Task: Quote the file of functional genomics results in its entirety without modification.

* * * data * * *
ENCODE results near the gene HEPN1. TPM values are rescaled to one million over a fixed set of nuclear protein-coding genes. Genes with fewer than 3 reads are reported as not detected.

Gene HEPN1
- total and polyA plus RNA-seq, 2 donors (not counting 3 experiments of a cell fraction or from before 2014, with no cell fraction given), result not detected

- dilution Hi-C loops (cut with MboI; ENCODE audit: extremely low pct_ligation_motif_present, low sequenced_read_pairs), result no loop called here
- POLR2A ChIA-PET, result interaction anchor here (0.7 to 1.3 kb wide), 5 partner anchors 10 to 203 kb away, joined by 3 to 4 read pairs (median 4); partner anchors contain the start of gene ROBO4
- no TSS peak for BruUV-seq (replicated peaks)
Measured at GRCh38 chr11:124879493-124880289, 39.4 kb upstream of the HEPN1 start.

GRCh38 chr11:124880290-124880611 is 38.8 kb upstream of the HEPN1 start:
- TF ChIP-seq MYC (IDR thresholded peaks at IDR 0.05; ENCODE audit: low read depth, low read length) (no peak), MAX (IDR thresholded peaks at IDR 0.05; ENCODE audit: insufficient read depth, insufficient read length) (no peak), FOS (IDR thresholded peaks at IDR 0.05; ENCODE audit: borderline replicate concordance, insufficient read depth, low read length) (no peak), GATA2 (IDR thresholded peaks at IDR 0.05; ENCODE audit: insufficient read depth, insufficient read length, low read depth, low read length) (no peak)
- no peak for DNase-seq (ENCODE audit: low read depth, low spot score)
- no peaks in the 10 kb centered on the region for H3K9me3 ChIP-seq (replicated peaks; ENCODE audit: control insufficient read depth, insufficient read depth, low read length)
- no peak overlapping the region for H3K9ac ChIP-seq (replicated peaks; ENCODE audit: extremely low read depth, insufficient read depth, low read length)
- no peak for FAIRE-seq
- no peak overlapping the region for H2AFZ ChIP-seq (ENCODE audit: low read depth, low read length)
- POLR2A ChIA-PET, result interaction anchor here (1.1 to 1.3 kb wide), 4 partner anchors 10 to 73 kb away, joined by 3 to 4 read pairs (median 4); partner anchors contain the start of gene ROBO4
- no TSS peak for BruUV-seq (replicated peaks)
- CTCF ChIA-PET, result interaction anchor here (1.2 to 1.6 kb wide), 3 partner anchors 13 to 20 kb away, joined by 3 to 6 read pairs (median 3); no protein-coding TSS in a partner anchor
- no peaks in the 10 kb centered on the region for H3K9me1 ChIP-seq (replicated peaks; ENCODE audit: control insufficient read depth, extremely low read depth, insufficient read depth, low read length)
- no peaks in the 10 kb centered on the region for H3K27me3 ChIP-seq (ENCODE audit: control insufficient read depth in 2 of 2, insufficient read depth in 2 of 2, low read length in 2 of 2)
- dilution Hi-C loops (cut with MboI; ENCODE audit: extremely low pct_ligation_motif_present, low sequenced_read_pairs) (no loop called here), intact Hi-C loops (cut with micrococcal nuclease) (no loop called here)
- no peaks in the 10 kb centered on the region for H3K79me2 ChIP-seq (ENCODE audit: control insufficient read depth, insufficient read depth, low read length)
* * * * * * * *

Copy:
ENCODE results near the gene HEPN1. TPM values are rescaled to one million over a fixed set of nuclear protein-coding genes. Genes with fewer than 3 reads are reported as not detected.

Gene HEPN1
- total and polyA plus RNA-seq, 2 donors (not counting 3 experiments of a cell fraction or from before 2014, with no cell fraction given), result not detected

- dilution Hi-C loops (cut with MboI; ENCODE audit: extremely low pct_ligation_motif_present, low sequenced_read_pairs), result no loop called here
- POLR2A ChIA-PET, result interaction anchor here (0.7 to 1.3 kb wide), 5 partner anchors 10 to 203 kb away, joined by 3 to 4 read pairs (median 4); partner anchors contain the start of gene ROBO4
- no TSS peak for BruUV-seq (replicated peaks)
Measured at GRCh38 chr11:124879493-124880289, 39.4 kb upstream of the HEPN1 start.

GRCh38 chr11:124880290-124880611 is 38.8 kb upstream of the HEPN1 start:
- TF ChIP-seq MYC (IDR thresholded peaks at IDR 0.05; ENCODE audit: low read depth, low read length) (no peak), MAX (IDR thresholded peaks at IDR 0.05; ENCODE audit: insufficient read depth, insufficient read length) (no peak), FOS (IDR thresholded peaks at IDR 0.05; ENCODE audit: borderline replicate concordance, insufficient read depth, low read length) (no peak), GATA2 (IDR thresholded peaks at IDR 0.05; ENCODE audit: insufficient read depth, insufficient read length, low read depth, low read length) (no peak)
- no peak for DNase-seq (ENCODE audit: low read depth, low spot score)
- no peaks in the 10 kb centered on the region for H3K9me3 ChIP-seq (replicated peaks; ENCODE audit: control insufficient read depth, insufficient read depth, low read length)
- no peak overlapping the region for H3K9ac ChIP-seq (replicated peaks; ENCODE audit: extremely low read depth, insufficient read depth, low read length)
- no peak for FAIRE-seq
- no peak overlapping the region for H2AFZ ChIP-seq (ENCODE audit: low read depth, low read length)
- POLR2A ChIA-PET, result interaction anchor here (1.1 to 1.3 kb wide), 4 partner anchors 10 to 73 kb away, joined by 3 to 4 read pairs (median 4); partner anchors contain the start of gene ROBO4
- no TSS peak for BruUV-seq (replicated peaks)
- CTCF ChIA-PET, result interaction anchor here (1.2 to 1.6 kb wide), 3 partner anchors 13 to 20 kb away, joined by 3 to 6 read pairs (median 3); no protein-coding TSS in a partner anchor
- no peaks in the 10 kb centered on the region for H3K9me1 ChIP-seq (replicated peaks; ENCODE audit: control insufficient read depth, extremely low read depth, insufficient read depth, low read length)
- no peaks in the 10 kb centered on the region for H3K27me3 ChIP-seq (ENCODE audit: control insufficient read depth in 2 of 2, insufficient read depth in 2 of 2, low read length in 2 of 2)
- dilution Hi-C loops (cut with MboI; ENCODE audit: extremely low pct_ligation_motif_present, low sequenced_read_pairs) (no loop called here), intact Hi-C loops (cut with micrococcal nuclease) (no loop called here)
- no peaks in the 10 kb centered on the region for H3K79me2 ChIP-seq (ENCODE audit: control insufficient read depth, insufficient read depth, low read length)